De Zanderij Castricum
Reintroducing the dunes
A new residential neighbourhood is being developed where once sand was quarried: De Zanderij, west of Castricum. The neighbourhood is situated between the wooded inner dunes and the transitional zone into the polders (low-lying land protected by the dunes). BOOM Landscape was commissioned to reintroduce the landscape of the dunes into the new development to make the residential setting as attractive as possible.
The character of the landscape
For our design we analysed the masterplan for the new neighbourhood and examined the specific characteristics of the dunes around Castricum. These combined to form a picture of rolling dunes with trees, shrubs, brooks and scattered homes. In the design we retained various valued elements such as a number of old trees, cobbled pathways, the undulation, a remnant of a WWII Atlantic Wall, and the passageway that cuts through the dunes from Castricum train station to the sea.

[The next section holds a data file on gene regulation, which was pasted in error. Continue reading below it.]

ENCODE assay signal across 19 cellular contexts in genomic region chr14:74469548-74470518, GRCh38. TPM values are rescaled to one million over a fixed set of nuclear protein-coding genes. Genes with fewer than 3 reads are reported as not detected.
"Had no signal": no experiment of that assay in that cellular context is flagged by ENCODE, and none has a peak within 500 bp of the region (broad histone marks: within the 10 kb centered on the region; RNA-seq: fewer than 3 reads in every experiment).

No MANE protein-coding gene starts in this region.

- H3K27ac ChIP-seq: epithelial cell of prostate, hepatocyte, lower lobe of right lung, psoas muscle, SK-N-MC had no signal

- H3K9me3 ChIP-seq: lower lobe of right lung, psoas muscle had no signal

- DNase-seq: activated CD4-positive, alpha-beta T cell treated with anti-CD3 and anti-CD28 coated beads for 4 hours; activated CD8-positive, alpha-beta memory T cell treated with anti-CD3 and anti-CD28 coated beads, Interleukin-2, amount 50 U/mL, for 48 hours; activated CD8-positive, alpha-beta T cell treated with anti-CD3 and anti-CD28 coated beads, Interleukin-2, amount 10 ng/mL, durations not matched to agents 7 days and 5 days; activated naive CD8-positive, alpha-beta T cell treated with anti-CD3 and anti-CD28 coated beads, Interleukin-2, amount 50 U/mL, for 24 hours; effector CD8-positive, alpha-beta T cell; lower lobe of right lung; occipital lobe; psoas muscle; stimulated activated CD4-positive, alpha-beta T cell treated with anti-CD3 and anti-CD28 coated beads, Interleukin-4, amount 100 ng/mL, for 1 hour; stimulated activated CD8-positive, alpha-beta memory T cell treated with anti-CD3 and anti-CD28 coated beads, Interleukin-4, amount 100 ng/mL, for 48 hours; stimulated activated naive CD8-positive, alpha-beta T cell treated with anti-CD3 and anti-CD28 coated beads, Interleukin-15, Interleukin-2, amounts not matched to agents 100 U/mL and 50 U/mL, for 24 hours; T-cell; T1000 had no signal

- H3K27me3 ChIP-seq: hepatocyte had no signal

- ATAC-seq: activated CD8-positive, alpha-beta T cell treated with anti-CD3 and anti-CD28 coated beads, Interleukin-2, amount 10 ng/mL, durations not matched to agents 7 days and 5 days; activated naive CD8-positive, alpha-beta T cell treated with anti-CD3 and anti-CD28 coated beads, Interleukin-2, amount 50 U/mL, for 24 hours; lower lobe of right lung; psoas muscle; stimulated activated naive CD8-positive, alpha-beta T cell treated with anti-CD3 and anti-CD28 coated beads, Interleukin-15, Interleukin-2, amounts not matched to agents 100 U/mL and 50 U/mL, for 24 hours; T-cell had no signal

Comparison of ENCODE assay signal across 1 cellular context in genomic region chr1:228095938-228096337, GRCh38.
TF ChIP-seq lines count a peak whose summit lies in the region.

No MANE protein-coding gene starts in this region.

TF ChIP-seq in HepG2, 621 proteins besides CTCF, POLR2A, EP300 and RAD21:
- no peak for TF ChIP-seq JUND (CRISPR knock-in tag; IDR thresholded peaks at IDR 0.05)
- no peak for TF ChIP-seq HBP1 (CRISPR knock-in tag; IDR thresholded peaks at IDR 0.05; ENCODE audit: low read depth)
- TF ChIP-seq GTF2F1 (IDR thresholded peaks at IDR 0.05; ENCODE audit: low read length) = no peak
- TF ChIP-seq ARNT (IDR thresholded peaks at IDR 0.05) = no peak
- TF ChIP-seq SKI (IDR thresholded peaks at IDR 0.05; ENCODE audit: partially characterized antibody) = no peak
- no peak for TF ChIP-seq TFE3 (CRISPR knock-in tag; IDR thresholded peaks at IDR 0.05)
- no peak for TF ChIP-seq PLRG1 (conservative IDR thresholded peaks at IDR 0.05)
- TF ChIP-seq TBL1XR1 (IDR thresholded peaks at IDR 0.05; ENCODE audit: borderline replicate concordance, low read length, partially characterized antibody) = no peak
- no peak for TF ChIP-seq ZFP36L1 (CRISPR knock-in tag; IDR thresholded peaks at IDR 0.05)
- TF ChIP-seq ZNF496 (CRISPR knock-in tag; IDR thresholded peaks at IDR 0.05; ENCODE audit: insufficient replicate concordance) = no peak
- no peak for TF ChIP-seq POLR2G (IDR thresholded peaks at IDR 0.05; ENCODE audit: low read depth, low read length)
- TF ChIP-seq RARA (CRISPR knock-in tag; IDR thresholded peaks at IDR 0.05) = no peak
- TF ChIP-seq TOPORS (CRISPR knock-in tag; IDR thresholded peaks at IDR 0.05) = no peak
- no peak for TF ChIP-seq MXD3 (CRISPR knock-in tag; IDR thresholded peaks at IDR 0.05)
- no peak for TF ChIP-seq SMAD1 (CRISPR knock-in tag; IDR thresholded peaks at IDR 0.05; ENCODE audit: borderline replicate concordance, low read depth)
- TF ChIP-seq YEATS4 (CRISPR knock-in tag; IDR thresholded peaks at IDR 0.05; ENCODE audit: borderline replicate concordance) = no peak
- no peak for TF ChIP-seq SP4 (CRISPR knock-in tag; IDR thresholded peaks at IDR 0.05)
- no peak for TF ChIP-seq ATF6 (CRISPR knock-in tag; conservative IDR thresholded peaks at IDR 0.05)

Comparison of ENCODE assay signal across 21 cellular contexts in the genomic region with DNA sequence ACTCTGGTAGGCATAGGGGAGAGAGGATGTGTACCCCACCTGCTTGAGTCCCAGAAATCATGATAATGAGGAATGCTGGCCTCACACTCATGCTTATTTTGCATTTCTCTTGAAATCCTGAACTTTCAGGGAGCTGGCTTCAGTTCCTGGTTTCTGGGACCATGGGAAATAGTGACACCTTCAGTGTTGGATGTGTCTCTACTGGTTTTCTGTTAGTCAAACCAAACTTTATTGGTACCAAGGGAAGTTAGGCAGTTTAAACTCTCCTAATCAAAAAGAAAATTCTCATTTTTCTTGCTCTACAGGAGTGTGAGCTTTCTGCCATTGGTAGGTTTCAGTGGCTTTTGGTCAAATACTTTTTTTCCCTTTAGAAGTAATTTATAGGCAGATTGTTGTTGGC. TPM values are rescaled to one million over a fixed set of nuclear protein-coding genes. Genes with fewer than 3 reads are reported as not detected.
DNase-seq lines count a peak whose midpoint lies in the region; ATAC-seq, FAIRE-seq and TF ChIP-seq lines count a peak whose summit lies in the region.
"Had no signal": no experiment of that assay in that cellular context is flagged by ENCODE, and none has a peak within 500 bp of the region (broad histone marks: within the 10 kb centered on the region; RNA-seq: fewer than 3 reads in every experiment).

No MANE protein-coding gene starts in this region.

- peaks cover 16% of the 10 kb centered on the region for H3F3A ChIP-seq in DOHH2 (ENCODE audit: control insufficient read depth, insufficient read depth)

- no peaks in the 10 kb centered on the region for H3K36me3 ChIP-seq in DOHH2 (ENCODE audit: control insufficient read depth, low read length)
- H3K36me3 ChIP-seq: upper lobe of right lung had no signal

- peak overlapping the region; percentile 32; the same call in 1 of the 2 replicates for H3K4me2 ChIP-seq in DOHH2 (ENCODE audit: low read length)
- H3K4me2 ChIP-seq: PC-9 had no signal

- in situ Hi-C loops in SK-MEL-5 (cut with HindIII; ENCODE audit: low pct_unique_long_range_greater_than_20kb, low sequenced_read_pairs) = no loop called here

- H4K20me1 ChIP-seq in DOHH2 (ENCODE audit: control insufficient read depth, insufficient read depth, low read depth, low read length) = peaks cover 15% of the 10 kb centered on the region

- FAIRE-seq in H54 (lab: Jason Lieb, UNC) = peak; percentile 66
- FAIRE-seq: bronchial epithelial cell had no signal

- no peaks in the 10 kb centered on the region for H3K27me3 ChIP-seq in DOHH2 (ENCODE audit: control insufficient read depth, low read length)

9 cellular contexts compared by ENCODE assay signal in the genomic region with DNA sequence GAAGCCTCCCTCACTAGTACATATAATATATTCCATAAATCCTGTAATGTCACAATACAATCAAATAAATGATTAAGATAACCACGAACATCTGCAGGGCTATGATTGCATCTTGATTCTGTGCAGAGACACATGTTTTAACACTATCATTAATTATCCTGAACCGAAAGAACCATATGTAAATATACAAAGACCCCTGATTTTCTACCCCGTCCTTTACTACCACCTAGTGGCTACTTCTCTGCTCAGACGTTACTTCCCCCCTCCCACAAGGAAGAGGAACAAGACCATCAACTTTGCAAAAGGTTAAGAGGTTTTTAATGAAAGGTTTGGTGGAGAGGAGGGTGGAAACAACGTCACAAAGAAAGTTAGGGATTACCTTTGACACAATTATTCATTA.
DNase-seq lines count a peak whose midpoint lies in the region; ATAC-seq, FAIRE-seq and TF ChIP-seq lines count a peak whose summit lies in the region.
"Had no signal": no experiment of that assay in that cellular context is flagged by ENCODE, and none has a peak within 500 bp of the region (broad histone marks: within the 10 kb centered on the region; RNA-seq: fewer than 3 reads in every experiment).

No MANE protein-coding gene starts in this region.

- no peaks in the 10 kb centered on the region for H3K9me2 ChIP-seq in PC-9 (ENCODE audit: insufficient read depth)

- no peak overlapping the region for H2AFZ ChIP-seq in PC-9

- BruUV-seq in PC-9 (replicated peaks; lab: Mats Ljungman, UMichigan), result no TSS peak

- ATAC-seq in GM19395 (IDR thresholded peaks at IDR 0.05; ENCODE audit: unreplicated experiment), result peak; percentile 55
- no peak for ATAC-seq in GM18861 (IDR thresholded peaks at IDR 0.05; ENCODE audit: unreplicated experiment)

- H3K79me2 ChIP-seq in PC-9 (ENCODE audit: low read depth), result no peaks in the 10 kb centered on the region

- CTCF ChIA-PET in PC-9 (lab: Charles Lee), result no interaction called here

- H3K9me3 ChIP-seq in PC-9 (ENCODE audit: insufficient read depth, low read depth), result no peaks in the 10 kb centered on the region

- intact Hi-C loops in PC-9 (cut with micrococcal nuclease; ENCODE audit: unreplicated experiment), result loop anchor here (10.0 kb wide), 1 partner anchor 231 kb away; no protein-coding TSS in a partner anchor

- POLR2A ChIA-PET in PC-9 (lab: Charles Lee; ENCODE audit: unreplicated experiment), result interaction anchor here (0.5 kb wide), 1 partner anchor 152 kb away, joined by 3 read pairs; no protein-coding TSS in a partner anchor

Optimising the experience
To optimise the experience of living in the dunes we chose to keep the roads low and let the flanking shoulders rise. This relief in the landscape ensures a multifaceted perspective: one of openings and changing levels.
Variety of authentic plants
In reintroducing a dune landscape to the area, it is crucial that the plants support this. From extensive local field research we gathered an authentic assortment of species. This determined that the top layer would be a carpet of beach grass and shrubs (e.g. spindle, sea-buckthorn, hawthorn and creeping willow) that would stretch on all sides around the houses. The trees, just as the houses, would be strewn randomly, though the higher dunes would take pines and the lower dunes poplars. The path from station to sea would be sprinkled with free-standing trees.
Fencing, parking and paving
The right planting not only strengthens the sense of being in the dunes, it can also be used to section off private gardens and other elements. Some of the houses have enclosed (and customised) gardens, and these can be screened by privet hedges. Others are surrounded by collective dune space, which is hemmed in by the woven picket fences typical of the dunes. Every house also has two parking places that are screened by a dune wall.
Since the main paths in the surrounding area are paved in brick, we used this type of paving for the roads, footpaths and parking places. Parking for guests is restricted to outer edge of the neighbourhood and has an open paved surface so that rainwater can filter into the ground.